2% administrative cost and 15 hours a year: is the 2013 CAP really burdensome for farmers?

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11 July 2019

The current CAP – and in particular the 2013 CAP reform – has been accused for a long time now of generating too much administrative burden for farmers. It has been called too complex, expensive and cumbersome. This has generated calls that the CAP needs further simplification. Hence, for its new CAP proposal, the European Commission has expressed that it wishes to propose a more flexible system as a way to simplify and modernize the way the CAP works. In doing so, Agricultural Commissioner Phil Hogan has previously said “simplification has been one of his number one priority since being appointed”and thus the new CAP proposal “will translate into real simplification both for administrations and farmers.”

However, on the 8th of July, the Commission published its own study (Analysis of administrative burden arising from the CAP)[i], created in last November that examines the current costs and administrative burden of the IACS (Integrated Administrative and Control System) based on the 2013 CAP reform, and aimed to “contribute to reflections on simplification and improvement of the systems and procedures for the management of the CAP implementation.” (The study was designed before the publication of the proposals for the post 2020 CAP and therefore as a consequence it does not provide an in depth analysis of the administrative costs of the CAP proposal currently under discussion.)

Despite the previous belief, the study has showed quite the opposite as it comes to the conclusion that farmers did not perceive a significant increase in administrative costs since the 2013 reform. However, it states that ”the 2013 reform led to an increase of the administrative burden on administrations, which has helped to avoid a significant increase of the burden on the beneficiaries”, the farmers.

The study indicates that the “total estimated cost of administrative burden for farmers ranges from €12.5 in Malta to €10,308 in Germany per year” with “overall the median total costs being €236 per farmer and year.”It also states that as a proportion of total farm costs, the median cost share for CAP-related administrative burden is estimated at about 0.4%” and as a “proportion of total CAP aid received the median cost of the administrative burden is estimated at 2%”. Time wise, “the overall median time spent on CAP related administrative tasks was at 15 hours per year” for the whole interviewed sample of farmers, which they described as “part of the job”.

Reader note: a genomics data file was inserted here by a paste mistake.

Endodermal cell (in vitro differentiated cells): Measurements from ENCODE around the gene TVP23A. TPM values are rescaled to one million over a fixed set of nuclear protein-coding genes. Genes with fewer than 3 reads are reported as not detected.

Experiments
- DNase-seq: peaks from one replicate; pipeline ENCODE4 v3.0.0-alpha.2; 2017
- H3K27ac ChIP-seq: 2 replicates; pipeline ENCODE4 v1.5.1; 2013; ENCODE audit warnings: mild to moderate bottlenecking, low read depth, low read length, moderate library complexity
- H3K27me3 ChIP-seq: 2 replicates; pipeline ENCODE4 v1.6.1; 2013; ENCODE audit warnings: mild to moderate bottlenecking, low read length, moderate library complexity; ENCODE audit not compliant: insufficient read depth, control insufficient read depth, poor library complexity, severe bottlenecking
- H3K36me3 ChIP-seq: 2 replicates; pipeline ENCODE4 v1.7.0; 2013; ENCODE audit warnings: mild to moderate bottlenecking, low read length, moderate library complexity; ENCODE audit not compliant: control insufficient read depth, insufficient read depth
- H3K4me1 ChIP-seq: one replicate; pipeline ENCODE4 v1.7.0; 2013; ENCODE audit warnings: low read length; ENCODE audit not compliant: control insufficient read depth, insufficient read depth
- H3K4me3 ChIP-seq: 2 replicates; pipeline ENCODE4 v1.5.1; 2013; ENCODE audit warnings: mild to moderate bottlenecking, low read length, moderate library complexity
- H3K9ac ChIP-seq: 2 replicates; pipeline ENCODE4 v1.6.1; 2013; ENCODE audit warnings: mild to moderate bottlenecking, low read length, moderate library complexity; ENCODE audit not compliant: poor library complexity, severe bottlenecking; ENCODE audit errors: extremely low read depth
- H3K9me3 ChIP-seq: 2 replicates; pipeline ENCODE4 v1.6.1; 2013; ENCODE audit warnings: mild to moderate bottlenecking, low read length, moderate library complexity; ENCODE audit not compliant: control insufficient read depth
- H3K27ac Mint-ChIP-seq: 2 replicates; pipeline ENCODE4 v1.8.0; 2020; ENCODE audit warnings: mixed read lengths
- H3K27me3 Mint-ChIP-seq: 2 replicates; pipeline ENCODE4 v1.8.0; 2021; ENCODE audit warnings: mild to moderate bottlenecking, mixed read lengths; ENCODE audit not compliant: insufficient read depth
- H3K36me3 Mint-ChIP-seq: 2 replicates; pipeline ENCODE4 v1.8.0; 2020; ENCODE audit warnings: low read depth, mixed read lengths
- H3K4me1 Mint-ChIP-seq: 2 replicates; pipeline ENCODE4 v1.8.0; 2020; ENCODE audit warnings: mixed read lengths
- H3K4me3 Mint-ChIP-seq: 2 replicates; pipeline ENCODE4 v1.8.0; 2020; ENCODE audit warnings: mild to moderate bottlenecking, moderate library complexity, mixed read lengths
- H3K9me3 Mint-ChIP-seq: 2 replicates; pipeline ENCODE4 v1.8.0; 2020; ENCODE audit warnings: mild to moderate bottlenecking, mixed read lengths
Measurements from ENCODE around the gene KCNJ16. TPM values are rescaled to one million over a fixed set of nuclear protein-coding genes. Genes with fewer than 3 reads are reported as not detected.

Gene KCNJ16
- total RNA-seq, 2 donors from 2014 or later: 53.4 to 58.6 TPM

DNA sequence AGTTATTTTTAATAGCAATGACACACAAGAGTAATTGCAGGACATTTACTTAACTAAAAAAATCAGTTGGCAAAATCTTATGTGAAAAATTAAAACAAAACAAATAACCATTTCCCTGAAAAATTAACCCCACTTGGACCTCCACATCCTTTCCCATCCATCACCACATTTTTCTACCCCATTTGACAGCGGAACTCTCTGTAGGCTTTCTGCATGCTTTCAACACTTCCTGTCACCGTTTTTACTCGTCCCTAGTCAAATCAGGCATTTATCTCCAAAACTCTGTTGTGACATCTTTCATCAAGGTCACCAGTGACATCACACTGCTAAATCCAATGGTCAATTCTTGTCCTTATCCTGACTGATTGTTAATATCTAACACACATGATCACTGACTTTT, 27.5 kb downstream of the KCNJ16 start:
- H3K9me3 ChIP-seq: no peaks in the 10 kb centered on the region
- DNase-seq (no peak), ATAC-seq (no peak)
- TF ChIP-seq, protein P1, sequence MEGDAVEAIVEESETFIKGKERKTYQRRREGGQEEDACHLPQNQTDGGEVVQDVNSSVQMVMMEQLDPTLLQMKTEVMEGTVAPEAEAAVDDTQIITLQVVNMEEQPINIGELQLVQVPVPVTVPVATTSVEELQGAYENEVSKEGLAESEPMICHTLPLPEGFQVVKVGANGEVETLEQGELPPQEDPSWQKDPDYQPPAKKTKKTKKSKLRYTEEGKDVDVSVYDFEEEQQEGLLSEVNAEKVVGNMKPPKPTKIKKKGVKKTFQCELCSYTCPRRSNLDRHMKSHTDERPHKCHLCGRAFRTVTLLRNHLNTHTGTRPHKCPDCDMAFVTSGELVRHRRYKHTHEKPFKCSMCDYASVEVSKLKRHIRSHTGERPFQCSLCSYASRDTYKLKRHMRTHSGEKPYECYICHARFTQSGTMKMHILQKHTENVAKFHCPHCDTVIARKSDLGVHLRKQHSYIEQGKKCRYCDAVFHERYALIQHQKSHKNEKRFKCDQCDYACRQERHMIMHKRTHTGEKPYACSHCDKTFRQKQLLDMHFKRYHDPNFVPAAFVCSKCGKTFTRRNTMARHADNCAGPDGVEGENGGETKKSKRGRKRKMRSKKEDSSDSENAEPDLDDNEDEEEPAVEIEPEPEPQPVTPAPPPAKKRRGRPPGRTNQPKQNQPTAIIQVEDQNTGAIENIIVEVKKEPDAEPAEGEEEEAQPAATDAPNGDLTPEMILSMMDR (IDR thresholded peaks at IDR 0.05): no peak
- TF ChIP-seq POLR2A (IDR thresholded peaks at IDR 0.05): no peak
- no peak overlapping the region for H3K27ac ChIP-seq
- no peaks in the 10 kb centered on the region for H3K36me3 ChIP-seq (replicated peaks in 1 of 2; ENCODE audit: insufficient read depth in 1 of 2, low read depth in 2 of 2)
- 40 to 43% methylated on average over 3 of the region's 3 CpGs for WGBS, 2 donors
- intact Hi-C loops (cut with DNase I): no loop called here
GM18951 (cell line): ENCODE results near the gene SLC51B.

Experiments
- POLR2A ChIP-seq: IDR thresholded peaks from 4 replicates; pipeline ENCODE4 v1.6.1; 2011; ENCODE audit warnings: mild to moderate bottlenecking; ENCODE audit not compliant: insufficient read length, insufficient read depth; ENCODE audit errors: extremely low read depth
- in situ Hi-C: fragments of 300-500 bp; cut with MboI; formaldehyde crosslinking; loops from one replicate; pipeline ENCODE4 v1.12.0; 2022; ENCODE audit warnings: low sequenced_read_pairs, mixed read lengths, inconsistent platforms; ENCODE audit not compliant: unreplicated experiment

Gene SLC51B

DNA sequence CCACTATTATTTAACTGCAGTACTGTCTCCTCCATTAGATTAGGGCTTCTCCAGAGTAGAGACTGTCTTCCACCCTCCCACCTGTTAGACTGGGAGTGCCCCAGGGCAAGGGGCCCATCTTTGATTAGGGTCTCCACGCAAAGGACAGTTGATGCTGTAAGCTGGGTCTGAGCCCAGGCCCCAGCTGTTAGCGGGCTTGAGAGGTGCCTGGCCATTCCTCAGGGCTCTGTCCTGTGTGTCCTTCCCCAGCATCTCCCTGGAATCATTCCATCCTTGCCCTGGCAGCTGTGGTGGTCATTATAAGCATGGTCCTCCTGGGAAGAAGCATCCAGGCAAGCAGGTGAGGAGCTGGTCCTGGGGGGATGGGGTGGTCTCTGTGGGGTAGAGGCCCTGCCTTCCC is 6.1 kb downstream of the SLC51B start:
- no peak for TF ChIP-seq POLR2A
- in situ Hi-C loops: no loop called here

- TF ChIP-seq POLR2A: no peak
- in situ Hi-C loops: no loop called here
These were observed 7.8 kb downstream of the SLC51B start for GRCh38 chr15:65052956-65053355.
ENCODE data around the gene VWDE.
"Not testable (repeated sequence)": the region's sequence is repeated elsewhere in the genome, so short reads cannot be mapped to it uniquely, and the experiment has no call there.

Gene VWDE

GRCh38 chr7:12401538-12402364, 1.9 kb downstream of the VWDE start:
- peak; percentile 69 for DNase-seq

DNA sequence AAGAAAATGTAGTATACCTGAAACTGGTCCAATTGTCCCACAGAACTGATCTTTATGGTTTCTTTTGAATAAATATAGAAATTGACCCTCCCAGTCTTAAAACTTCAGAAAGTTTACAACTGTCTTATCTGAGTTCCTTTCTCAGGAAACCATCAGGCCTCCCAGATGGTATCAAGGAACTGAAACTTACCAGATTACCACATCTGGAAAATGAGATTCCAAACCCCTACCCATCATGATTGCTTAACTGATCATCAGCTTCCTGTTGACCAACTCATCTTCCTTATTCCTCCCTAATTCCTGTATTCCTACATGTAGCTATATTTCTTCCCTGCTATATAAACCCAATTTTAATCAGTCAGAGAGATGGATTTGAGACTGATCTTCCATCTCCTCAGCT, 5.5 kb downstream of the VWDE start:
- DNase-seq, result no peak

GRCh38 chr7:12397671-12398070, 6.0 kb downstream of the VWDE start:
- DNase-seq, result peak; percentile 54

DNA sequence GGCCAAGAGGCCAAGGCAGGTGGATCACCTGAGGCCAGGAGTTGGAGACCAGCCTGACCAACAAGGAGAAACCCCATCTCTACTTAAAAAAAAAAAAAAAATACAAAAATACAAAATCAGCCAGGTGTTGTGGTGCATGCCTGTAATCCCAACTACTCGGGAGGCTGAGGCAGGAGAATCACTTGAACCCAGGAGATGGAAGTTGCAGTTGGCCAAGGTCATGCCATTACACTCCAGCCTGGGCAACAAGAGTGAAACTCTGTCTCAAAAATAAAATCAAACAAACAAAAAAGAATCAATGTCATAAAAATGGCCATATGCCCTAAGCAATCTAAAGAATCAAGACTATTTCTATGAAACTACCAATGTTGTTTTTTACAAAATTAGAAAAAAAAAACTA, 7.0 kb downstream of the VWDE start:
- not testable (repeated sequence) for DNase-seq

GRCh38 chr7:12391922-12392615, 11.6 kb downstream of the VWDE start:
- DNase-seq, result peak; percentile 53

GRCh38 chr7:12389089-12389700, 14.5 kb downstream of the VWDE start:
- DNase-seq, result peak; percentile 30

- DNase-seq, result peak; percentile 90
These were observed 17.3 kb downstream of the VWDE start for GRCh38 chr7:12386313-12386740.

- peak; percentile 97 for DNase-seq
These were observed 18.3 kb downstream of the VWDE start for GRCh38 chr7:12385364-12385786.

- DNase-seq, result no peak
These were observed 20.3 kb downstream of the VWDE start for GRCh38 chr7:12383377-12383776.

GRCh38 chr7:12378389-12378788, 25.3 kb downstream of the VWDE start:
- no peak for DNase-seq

Regarding the administrations, “IACS administrative costs are estimated to represent around just 3% of the annual CAP budget” being it “estimated at between €1.7bn and €1.9bn” or €10.47 per hectare of utilized agricultural area (UAA).”

Thus contrary to the argument that the administrative cost of the CAP is burdensome and expensive the study reveals that compared to other funds it is below both the “overall rate for European Structural and Investment Funds (which are estimated at 4% of the public expenditures) and the administrative costs of the EU (representing around 6% of the total EU budget).”

Nevertheless, the administrative costs vary greatly between the Member States, which is mainly due to their “country specific characteristics” such as the differences within their agricultural sector and administrative structures, organizations, and IT systems. Such finding indicates that this diverging administrative costs could most likely be amplified by the Commission’s CAP proposal as it would give the responsibility to each Member State to build its own agricultural policy, losing the ‘common’ aspect of the Common Agricultural Policy, and thus requiring more administrative capacities at national and regional levels.

The Commission has promoted the slogan of simplification as the basis and as a central feature for the current reform proposal. However, the overall findings of the study undercut the argument that the current CAP’s administrative costs are onerous or expensive for farmers.

More than a total overall of the administration of the policy, the study recommends “automation, digitalization, and new technologies for management and controls”, which can help mitigate the related costs of CAP.